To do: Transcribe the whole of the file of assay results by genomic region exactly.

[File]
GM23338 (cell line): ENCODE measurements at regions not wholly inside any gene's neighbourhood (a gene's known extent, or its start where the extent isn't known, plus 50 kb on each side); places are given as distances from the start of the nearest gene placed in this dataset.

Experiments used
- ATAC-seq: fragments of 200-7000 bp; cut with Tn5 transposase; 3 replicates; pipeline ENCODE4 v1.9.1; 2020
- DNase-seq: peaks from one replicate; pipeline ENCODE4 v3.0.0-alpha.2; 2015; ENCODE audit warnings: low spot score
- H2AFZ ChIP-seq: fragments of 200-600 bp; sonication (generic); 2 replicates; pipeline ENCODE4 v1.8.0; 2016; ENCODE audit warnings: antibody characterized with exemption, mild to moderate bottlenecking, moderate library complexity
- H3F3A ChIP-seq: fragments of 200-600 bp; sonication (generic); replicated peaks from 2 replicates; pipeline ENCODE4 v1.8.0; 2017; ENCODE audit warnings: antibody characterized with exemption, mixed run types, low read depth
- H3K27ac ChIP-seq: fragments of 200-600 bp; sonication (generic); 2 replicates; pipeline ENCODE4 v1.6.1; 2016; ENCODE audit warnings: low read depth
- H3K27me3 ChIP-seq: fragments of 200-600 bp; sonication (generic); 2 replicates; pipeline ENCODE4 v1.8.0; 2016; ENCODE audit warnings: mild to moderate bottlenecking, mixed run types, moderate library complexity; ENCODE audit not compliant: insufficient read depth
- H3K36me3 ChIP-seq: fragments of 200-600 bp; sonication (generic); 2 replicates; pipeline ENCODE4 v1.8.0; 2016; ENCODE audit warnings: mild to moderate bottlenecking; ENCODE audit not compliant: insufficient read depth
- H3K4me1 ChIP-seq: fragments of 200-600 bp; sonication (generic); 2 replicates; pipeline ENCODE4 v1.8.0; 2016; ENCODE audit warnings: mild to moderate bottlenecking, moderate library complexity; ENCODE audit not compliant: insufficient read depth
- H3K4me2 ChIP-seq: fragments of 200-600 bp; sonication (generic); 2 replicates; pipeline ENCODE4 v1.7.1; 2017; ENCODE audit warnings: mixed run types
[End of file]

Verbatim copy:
GM23338 (cell line): ENCODE measurements at regions not wholly inside any gene's neighbourhood (a gene's known extent, or its start where the extent isn't known, plus 50 kb on each side); places are given as distances from the start of the nearest gene placed in this dataset.

Experiments used
- ATAC-seq: fragments of 200-7000 bp; cut with Tn5 transposase; 3 replicates; pipeline ENCODE4 v1.9.1; 2020
- DNase-seq: peaks from one replicate; pipeline ENCODE4 v3.0.0-alpha.2; 2015; ENCODE audit warnings: low spot score
- H2AFZ ChIP-seq: fragments of 200-600 bp; sonication (generic); 2 replicates; pipeline ENCODE4 v1.8.0; 2016; ENCODE audit warnings: antibody characterized with exemption, mild to moderate bottlenecking, moderate library complexity
- H3F3A ChIP-seq: fragments of 200-600 bp; sonication (generic); replicated peaks from 2 replicates; pipeline ENCODE4 v1.8.0; 2017; ENCODE audit warnings: antibody characterized with exemption, mixed run types, low read depth
- H3K27ac ChIP-seq: fragments of 200-600 bp; sonication (generic); 2 replicates; pipeline ENCODE4 v1.6.1; 2016; ENCODE audit warnings: low read depth
- H3K27me3 ChIP-seq: fragments of 200-600 bp; sonication (generic); 2 replicates; pipeline ENCODE4 v1.8.0; 2016; ENCODE audit warnings: mild to moderate bottlenecking, mixed run types, moderate library complexity; ENCODE audit not compliant: insufficient read depth
- H3K36me3 ChIP-seq: fragments of 200-600 bp; sonication (generic); 2 replicates; pipeline ENCODE4 v1.8.0; 2016; ENCODE audit warnings: mild to moderate bottlenecking; ENCODE audit not compliant: insufficient read depth
- H3K4me1 ChIP-seq: fragments of 200-600 bp; sonication (generic); 2 replicates; pipeline ENCODE4 v1.8.0; 2016; ENCODE audit warnings: mild to moderate bottlenecking, moderate library complexity; ENCODE audit not compliant: insufficient read depth
- H3K4me2 ChIP-seq: fragments of 200-600 bp; sonication (generic); 2 replicates; pipeline ENCODE4 v1.7.1; 2017; ENCODE audit warnings: mixed run types